“Not everything that can be counted counts,” said Mike Donovan, VP, Strategic Risk Analytics & Credit Portfolio Management at Canadian Imperial Bank of Commerce (CIBC). He was the second speaker to address the September 19, 2013 evening meeting of the Toronto chapter of GARP regarding the set of Principles for Effective Risk Data Aggregation & Risk Reporting released by the Basel Committee in January 2013.
CIBC, like other Canadian banks, is adapting to the heightened risk management data requirements and building the foundation for future sustainable growth. Donovan used the opening quote by Einstein to remind the audience that big data does not immediately translate into great insight.
CIBC stores and mines on the order of 100 terabytes of risk data. There are four frontline segments of banking that require support and governance from technology & operations: risk management, administration, finance, and corporate development.
“The key success factor is to get the front lines involved,” said Donovan. Governance and infrastructure “involve a tremendous amount of work.”
For the latest round of feedback on the new Basel Committee on Banking Supervision (BCBS) regulations, only nine groups world-wide, including the Canadian Bankers Association (CBA), gave feedback. He emphasized that it was very important for the industry to provide feedback to the regulators, for example, on issues surrounding acquisitions.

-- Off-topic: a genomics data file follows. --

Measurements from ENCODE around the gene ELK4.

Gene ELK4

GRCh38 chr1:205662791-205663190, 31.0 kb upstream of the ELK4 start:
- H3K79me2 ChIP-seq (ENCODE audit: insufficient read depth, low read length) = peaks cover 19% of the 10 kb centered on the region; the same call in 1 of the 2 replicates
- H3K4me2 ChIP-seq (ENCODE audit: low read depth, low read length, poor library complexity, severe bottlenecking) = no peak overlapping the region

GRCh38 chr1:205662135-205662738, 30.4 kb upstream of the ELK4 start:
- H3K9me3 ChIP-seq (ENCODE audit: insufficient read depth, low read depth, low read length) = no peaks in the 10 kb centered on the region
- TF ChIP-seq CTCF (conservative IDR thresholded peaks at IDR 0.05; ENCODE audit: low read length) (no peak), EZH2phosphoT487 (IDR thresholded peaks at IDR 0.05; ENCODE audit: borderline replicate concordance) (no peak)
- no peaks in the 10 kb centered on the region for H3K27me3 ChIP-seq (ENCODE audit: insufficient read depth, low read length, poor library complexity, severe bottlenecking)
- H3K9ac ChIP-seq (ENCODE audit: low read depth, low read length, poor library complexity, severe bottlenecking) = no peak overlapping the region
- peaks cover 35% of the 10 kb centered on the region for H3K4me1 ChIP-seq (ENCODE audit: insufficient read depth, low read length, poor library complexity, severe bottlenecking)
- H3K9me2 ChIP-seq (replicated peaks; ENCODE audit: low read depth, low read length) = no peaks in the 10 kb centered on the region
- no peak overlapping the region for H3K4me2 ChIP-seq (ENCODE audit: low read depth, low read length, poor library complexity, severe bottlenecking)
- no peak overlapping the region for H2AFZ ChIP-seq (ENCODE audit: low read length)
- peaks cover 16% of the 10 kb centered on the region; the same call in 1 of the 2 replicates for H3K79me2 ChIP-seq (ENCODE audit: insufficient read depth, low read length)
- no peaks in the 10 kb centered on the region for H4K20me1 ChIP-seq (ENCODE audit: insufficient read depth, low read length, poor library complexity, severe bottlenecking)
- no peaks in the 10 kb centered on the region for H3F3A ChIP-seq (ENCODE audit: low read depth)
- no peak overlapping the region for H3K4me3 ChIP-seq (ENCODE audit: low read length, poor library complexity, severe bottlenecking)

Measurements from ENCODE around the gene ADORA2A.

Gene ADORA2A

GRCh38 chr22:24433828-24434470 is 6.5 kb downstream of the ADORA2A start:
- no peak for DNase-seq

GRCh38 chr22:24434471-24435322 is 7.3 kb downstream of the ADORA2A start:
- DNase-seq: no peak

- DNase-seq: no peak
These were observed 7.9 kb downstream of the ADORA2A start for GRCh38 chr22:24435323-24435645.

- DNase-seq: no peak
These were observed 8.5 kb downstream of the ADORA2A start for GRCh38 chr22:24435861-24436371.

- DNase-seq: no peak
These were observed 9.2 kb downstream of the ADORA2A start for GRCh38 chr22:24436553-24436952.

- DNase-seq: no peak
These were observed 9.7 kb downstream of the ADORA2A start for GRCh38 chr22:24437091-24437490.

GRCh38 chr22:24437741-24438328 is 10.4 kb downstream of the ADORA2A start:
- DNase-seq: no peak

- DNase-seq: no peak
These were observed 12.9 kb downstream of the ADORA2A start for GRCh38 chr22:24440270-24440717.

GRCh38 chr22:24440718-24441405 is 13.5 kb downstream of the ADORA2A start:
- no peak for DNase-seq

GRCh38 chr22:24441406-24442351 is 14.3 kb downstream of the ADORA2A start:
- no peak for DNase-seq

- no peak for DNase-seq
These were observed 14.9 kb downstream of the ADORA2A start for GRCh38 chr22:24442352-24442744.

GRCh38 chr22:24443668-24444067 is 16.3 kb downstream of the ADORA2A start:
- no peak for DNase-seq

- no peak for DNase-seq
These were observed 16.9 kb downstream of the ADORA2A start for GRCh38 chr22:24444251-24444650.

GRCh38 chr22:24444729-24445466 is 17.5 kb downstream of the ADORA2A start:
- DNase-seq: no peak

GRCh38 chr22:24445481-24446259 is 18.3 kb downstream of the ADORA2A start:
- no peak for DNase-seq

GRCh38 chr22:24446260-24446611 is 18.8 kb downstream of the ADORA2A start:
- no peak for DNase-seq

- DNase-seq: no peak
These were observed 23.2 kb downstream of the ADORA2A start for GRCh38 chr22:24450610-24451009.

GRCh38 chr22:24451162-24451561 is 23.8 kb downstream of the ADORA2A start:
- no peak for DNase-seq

At CIBC a working group was struck that included stakeholders from credit, market, operational, and liquidity risk. The self-assessment was done through spreadsheets, he said, and now they must do gap remediation. “A lot of the governance and policy issues will be done up-front, to be followed by technological changes,” said Donovan.
“What will the end state look like?” Donovan asked. Diffuse accountability will transform into clear ownership and accountability for data. During question period, he elaborated on the responsibilities of ownership: “You need human capital to clean data and enforce procedures for collecting it.”
Multiple data taxonomies will become a single consistent taxonomy. For example, the three terms arrears, past-due, and delinquent are in use in different banking areas but mean basically the same thing.
Currently, lines of business manage risk aggregation with tools in Excel; this will change to automatic high-speed aggregation. Multiple reporting sources are not aligned or connected; this will change to a “unified data model, fully supporting reporting automation.” Currently, usable data dictionaries are only in place for subject matter experts. With the new changes, the data dictionaries will be both accessible and useful—for thousands of data elements.
In brief, the bank realizes “risk data is a strategic asset,” said Donovan. He closed on a quotation by management guru Peter Drucker: “what gets measured gets managed.” ª